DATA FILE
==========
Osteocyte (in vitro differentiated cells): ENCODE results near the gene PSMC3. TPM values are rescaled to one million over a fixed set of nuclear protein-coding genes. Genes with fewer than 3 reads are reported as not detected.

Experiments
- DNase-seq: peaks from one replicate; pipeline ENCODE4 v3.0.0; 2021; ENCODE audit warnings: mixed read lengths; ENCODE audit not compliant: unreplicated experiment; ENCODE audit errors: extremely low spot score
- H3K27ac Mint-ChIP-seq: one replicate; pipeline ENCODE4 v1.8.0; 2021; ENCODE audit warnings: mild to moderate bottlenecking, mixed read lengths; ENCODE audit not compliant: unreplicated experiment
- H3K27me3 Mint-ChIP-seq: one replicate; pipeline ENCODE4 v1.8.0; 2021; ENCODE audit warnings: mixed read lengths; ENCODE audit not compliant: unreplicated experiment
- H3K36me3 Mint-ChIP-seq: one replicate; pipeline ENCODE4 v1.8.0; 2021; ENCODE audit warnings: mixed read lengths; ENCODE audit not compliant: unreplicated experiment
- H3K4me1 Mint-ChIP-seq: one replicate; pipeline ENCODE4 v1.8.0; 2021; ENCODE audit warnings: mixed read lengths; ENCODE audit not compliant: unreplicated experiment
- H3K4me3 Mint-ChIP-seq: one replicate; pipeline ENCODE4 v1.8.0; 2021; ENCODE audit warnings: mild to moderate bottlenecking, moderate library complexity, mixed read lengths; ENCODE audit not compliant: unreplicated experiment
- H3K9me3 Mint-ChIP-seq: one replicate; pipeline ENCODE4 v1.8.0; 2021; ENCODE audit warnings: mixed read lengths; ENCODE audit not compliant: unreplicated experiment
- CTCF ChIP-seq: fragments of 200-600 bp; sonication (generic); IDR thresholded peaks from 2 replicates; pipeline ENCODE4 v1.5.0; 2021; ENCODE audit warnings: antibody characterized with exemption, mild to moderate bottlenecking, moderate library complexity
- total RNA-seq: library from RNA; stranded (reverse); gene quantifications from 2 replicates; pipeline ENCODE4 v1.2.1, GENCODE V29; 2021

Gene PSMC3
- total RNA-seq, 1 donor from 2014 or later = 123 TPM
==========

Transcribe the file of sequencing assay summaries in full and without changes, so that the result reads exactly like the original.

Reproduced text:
Osteocyte (in vitro differentiated cells): ENCODE results near the gene PSMC3. TPM values are rescaled to one million over a fixed set of nuclear protein-coding genes. Genes with fewer than 3 reads are reported as not detected.

Experiments
- DNase-seq: peaks from one replicate; pipeline ENCODE4 v3.0.0; 2021; ENCODE audit warnings: mixed read lengths; ENCODE audit not compliant: unreplicated experiment; ENCODE audit errors: extremely low spot score
- H3K27ac Mint-ChIP-seq: one replicate; pipeline ENCODE4 v1.8.0; 2021; ENCODE audit warnings: mild to moderate bottlenecking, mixed read lengths; ENCODE audit not compliant: unreplicated experiment
- H3K27me3 Mint-ChIP-seq: one replicate; pipeline ENCODE4 v1.8.0; 2021; ENCODE audit warnings: mixed read lengths; ENCODE audit not compliant: unreplicated experiment
- H3K36me3 Mint-ChIP-seq: one replicate; pipeline ENCODE4 v1.8.0; 2021; ENCODE audit warnings: mixed read lengths; ENCODE audit not compliant: unreplicated experiment
- H3K4me1 Mint-ChIP-seq: one replicate; pipeline ENCODE4 v1.8.0; 2021; ENCODE audit warnings: mixed read lengths; ENCODE audit not compliant: unreplicated experiment
- H3K4me3 Mint-ChIP-seq: one replicate; pipeline ENCODE4 v1.8.0; 2021; ENCODE audit warnings: mild to moderate bottlenecking, moderate library complexity, mixed read lengths; ENCODE audit not compliant: unreplicated experiment
- H3K9me3 Mint-ChIP-seq: one replicate; pipeline ENCODE4 v1.8.0; 2021; ENCODE audit warnings: mixed read lengths; ENCODE audit not compliant: unreplicated experiment
- CTCF ChIP-seq: fragments of 200-600 bp; sonication (generic); IDR thresholded peaks from 2 replicates; pipeline ENCODE4 v1.5.0; 2021; ENCODE audit warnings: antibody characterized with exemption, mild to moderate bottlenecking, moderate library complexity
- total RNA-seq: library from RNA; stranded (reverse); gene quantifications from 2 replicates; pipeline ENCODE4 v1.2.1, GENCODE V29; 2021

Gene PSMC3
- total RNA-seq, 1 donor from 2014 or later = 123 TPM